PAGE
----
Besides offering a gloriously beautiful hotel, Addison started the tradition of having a high standard of service, by anticipating the amenities and comforts of the hotel’s guests. All service employees were carefully picked and trained. They were given the title of associates, and given nice living quarters in one of Addison’s housing developments, called Old Floresta.

One such employee, who was outstanding in her service to the guests and was close like a mother to Addison, was Esmeralda, who was loved by guests and deeply appreciated by Addison himself. Sometime in 1926, she suffered a fatal accident at her home in Old Floresta. She fell asleep, sitting up in her rocker before she had turned off the fire in her stove. The wind blew the curtains onto the stove and started a fire. She died before she woke up.

In 1927 the real estate bubble burst in Florida, causing a depression. Addison was forced to sell The Cloister Inn via auction to utility millionaire Clarence H Geist, who embraced Addison’s vision of a high quality resort hotel. Geist built upon Addison’s efforts, doubling the size of The Cloister Inn and constructing the Cabana Club, which was used as officer’s quarters during World War 2.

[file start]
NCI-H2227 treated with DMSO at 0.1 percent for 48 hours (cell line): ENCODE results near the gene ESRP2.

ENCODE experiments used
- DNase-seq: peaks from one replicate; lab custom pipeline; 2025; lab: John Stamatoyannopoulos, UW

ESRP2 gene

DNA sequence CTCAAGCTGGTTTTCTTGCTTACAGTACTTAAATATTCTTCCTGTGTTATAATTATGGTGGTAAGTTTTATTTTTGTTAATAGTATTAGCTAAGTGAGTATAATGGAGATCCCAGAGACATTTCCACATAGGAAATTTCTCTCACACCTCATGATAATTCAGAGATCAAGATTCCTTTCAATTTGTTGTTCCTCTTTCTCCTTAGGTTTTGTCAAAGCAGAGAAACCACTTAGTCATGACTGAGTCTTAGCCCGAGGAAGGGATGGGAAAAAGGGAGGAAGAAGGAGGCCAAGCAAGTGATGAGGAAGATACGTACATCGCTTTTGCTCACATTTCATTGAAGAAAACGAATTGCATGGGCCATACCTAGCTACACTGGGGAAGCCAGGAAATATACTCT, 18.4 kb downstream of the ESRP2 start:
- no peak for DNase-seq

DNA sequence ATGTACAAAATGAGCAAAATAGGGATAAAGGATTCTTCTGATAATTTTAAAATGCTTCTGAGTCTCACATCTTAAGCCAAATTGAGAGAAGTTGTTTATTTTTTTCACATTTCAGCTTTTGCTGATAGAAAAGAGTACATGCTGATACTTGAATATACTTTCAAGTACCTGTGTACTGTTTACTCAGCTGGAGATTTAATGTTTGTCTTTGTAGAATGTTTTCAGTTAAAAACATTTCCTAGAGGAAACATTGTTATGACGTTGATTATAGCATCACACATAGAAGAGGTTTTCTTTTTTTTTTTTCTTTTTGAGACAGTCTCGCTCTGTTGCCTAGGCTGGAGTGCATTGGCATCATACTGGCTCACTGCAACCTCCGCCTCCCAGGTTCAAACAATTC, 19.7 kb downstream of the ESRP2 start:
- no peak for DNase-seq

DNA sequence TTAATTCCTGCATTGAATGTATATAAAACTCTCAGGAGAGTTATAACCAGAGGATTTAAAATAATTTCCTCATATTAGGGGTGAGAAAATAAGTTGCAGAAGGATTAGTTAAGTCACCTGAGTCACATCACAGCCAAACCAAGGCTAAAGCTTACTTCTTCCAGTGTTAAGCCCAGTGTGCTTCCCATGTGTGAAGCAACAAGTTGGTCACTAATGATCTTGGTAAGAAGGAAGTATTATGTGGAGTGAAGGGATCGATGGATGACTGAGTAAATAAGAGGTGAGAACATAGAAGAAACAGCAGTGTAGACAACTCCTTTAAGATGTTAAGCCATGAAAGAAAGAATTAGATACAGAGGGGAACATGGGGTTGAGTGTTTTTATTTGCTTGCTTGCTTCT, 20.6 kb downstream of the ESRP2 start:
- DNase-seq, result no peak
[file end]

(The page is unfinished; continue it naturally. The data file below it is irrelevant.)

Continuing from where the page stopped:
Through the years, owners of this resort built on Addison’s plans, adding their own improvements, and always keeping service to guests as a priority.

The Schine family, owners of the Biltmore and McAllister hotels, purchased the hotel in 1944, renaming it the Boca Hotel and Club.

Arthur Vining Davis and his Arvida Corp. modernized The Cloister Hotel, and built The Boca Raton Club Tower in 1969. At 300 feet tall, it has 27 floors, and is painted a lovely pink color. In 1980, Davis and his Arvida Corporation built the resort’s large Beach Club Hotel on the prime oceanfront property, on the same spot Addison had planned to build Castillo del Ray.

In 1983 the hotel resort was bought by VMS Realty.

In 2006, The Cloister and the Boca Raton Club Tower rooms got a face lift. In February, 2009, Davis’ Beach Club Hotel celebrated the completion of a 120 million dollar renovation, just in time for its sale to the Waldorf Astoria Collection Corp.



The hauntings take place in the oldest part of the resort, Addison’s Cloister Hotel.

Esmerelda died suddenly in an accidental fire, long before she was ready to leave this world. She was a dedicated employee, who lived to take care of the guests and Addison. She loved her job, found fulfillment in her service and didn’t want to cross over just yet. People who have unexpected deaths, or die with unfinished desires or work to do, aren’t ready to move to the other side, and often choose to stay and continue with their favorite work or activity.